How AI could help you learn sign language

sign language
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Sign languages aren't easy to learn and are even harder to teach. They use not just hand gestures but also mouthings, facial expressions and body posture to communicate meaning. This complexity means professional teaching programmes are still rare and often expensive. But this could all change soon, with a little help from artificial intelligence (AI).

My colleagues and I are working on software for teaching yourself sign languages in an automated, intuitive way. Currently, this tool can analyse the way a student performs a sign in Swiss-German sign language and provide detailed feedback on how to improve the shape, motion, location and timing. But our hope is that we can use the AI behind the tool to create software that can teach various sign languages from around the world, and take into account more intricate features of the languages, such as sentence grammar and the non-hand elements of communication.

AI has previously been used for the recognition, translation or interpretation of sign language. But we believe we are the first to actually attempt to assess the signs a person makes. More importantly, we want to leverage the AI technology to provide feedback to the user about what they did wrong.

Practising and assessing sign language is hard because you can't read or write it. Instead, we have created a computer game. To practise a sign, the game shows you a video of that sign being performed, or gives you the nearest spoken word that describes it (or both). It then records your attempt to recreate the sign using a and tells you how you can do better. We've found that making it a game encourages people to compete to get the best score and improve their signing along the way.

Artificial intelligence is used at all stages of performance assessment. First, a convolutional neural network (CNN) extracts information from the video about the pose of your upper body. A CNN is a type of AI loosely based on the processing done by the visual cortex in your brain. Your skeletal pose information and the original video is then sent to the hand shape analyser, where another CNN looks at the video and pulls out hand shape information at each point in the video.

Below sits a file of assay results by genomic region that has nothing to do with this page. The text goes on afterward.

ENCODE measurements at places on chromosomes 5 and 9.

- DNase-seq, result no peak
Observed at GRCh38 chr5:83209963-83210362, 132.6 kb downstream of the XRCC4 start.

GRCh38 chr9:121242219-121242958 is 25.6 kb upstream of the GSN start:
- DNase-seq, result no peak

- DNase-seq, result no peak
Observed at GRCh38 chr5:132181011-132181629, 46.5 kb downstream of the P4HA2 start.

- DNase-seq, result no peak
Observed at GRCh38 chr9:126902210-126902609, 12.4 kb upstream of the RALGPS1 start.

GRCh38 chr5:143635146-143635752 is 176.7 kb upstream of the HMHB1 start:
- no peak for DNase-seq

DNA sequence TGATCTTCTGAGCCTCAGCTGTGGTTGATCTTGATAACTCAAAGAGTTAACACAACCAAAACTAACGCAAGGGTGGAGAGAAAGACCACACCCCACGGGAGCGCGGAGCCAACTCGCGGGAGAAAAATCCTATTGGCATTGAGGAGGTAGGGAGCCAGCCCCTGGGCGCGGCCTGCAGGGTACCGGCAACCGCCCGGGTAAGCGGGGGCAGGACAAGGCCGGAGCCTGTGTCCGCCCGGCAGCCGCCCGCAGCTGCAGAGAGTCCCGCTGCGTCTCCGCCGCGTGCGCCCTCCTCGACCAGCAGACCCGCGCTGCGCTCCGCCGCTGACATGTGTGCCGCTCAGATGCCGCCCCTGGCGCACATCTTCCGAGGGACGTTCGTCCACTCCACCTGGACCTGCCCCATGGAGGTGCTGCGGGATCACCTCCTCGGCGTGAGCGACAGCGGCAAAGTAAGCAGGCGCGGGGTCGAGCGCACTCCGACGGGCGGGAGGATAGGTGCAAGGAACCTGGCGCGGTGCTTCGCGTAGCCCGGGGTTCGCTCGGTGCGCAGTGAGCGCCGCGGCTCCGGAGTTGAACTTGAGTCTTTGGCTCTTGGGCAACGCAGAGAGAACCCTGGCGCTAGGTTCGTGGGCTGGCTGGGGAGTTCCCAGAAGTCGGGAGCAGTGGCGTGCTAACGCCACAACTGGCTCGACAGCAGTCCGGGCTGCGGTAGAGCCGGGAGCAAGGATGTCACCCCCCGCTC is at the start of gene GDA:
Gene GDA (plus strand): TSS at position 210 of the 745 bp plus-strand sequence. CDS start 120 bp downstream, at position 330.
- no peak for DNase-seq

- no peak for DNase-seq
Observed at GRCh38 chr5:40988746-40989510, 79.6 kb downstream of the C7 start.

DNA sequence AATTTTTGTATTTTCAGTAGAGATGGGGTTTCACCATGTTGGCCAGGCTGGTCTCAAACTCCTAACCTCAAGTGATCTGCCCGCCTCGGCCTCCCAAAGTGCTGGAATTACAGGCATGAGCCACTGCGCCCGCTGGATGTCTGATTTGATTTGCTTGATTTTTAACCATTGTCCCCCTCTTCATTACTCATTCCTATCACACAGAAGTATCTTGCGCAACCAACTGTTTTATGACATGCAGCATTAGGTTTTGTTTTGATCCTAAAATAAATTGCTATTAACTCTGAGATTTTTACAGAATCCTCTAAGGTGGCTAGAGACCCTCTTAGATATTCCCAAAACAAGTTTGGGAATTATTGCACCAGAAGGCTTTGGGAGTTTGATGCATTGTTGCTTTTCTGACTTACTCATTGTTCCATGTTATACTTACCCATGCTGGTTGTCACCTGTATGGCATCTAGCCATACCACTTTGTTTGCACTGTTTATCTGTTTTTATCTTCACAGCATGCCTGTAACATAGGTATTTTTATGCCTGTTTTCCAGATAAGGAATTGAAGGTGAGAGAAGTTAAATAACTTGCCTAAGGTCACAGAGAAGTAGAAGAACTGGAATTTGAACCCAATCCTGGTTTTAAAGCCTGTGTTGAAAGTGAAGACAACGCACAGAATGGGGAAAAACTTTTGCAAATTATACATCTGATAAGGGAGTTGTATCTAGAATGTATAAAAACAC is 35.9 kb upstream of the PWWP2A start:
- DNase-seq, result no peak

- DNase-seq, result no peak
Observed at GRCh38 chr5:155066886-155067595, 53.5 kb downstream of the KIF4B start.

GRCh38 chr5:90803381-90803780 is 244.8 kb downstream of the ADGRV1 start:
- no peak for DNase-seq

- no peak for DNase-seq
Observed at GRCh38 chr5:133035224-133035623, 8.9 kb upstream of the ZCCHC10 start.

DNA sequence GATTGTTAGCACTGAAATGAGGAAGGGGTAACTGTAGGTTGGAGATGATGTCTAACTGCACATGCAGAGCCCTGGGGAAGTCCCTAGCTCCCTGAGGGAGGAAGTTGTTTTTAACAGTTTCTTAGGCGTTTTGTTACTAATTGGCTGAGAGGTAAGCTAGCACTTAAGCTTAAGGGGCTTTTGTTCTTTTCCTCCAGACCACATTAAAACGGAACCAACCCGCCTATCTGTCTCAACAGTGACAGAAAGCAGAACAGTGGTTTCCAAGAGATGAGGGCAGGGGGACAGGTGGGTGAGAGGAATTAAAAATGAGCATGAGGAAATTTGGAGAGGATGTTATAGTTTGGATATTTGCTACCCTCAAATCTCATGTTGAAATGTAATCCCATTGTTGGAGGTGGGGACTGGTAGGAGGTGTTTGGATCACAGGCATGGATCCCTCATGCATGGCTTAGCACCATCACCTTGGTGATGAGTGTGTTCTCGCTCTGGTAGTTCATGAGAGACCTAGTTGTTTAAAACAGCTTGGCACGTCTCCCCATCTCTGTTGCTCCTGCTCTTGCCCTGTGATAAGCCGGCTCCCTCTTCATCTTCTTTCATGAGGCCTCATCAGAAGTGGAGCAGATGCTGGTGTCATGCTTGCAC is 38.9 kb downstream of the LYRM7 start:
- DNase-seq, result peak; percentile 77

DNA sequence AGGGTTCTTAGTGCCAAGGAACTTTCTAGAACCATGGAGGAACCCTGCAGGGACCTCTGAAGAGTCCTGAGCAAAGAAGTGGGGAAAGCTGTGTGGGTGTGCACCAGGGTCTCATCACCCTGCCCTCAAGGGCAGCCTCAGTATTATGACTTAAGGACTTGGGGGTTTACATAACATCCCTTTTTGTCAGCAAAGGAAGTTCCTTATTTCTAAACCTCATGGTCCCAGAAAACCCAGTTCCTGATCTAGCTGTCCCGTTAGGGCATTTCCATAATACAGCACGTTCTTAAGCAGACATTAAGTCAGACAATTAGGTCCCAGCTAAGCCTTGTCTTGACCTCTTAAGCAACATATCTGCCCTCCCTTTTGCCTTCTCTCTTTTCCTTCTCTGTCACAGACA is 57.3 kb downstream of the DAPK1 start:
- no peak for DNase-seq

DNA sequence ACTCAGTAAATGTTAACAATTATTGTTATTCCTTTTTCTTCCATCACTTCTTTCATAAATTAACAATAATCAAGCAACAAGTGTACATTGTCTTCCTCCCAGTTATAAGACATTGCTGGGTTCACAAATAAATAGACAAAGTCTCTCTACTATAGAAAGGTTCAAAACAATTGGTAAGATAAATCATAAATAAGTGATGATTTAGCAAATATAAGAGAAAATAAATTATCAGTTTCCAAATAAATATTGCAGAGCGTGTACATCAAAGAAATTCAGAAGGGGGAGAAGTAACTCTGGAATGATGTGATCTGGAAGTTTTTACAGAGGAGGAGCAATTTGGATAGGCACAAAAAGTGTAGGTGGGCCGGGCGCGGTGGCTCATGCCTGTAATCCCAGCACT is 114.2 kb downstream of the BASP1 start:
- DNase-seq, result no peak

The skeletal information and hand shapes are then sent to a hand motion analyser, which uses something called a Hidden Markov model (HMM). This type of AI allows us to model the skeleton and hand shape information over time. It then compares what it has seen to a reference model which represents the perfect version of that sign, and produces a score of how well it matches.

The results of both the hand shape analyser and the hand motion analyser are then scored and presented to you as feedback. So all the AI is hidden behind a simple-to-use interface, letting you focus on the learning. Our hope is that the automatic, personal feedback will make students more engaged with the process of learning to sign.

Bringing AI to the classroom

So far, the software only works for Swiss-German sign language. But our research suggests that the "architecture" of the system wouldn't need to change to deal with other languages. It would just need more video recordings of each language to act as data to train it with.

An area of research we would like to explore is how we could use what the AI already knows to help it learn new languages. We'd also like to see how we can add other aspects of communication while using sign language, such as facial expressions.

At the moment, the software works best in a simple environment such as a classroom. But if we can develop it to tolerate more variation in the background of the footage it is assessing it could become like many popular apps that allow you to learn a wherever you are without the help of an expert. With this sort of technology being developed, it will soon be possible to make learning just as accessible to everyone as learning their spoken siblings.

Provided by The Conversation

This article is republished from The Conversation under a Creative Commons license. Read the original article.The Conversation

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